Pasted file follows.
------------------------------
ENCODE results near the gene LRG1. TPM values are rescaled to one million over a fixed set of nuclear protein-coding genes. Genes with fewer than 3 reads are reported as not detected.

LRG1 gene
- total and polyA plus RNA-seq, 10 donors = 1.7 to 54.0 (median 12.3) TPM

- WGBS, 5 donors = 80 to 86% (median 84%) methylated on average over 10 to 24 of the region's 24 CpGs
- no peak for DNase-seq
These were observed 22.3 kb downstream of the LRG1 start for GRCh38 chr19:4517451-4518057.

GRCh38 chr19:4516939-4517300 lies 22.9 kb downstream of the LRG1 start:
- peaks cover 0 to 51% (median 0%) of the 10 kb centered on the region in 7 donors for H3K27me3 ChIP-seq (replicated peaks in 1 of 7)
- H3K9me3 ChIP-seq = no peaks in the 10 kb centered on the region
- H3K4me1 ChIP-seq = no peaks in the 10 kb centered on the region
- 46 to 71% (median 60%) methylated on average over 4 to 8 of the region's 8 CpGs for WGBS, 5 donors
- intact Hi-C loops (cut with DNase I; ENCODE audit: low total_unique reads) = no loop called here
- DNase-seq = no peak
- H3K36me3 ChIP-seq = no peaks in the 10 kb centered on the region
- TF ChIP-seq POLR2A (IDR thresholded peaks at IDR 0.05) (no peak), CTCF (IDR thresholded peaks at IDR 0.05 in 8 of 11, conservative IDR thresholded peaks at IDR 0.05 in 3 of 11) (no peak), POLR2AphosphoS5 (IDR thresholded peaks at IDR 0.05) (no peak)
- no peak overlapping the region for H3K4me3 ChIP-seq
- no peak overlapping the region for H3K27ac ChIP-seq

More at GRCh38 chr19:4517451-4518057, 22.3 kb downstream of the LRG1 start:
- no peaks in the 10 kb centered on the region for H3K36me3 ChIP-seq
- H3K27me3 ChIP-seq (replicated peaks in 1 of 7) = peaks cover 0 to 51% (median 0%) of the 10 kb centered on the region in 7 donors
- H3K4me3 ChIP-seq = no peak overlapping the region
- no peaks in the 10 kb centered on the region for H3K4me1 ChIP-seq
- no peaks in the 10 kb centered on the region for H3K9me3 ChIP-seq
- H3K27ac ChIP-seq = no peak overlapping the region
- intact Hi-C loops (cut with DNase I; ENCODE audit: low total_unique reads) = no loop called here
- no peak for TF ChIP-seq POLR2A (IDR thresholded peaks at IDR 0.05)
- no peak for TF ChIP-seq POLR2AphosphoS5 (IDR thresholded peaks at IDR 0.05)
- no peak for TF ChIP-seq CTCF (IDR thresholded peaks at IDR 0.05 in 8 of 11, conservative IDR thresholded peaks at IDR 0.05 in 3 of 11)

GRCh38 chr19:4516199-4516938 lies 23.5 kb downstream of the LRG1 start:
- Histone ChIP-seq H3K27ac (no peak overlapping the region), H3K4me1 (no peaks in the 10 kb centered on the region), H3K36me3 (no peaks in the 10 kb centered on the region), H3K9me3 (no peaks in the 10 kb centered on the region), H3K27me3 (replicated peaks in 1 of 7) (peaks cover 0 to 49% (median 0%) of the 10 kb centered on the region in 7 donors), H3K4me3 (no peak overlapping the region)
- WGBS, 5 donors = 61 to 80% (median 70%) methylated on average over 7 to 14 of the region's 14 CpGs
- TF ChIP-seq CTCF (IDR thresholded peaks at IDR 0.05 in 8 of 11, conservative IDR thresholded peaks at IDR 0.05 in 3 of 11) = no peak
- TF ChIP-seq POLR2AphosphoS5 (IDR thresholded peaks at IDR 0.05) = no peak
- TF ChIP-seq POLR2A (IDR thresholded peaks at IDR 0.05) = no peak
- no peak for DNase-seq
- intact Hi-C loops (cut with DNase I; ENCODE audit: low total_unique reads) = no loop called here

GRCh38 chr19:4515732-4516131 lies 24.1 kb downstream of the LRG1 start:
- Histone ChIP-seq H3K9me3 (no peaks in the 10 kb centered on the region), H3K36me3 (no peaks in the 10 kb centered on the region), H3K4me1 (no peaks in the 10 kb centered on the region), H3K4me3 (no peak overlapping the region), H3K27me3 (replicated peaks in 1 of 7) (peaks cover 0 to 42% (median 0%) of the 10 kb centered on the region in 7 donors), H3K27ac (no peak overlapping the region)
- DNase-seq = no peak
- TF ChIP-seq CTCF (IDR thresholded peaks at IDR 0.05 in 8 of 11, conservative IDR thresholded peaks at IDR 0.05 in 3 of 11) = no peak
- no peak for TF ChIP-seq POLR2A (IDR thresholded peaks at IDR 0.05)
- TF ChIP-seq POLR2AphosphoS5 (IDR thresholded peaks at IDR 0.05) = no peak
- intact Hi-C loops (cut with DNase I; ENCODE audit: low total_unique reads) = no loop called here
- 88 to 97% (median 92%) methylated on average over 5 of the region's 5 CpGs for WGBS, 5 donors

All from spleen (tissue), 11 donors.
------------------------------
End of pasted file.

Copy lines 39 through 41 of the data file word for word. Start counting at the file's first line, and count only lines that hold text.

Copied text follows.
- DNase-seq = no peak
- TF ChIP-seq CTCF (IDR thresholded peaks at IDR 0.05 in 8 of 11, conservative IDR thresholded peaks at IDR 0.05 in 3 of 11) = no peak
- no peak for TF ChIP-seq POLR2A (IDR thresholded peaks at IDR 0.05)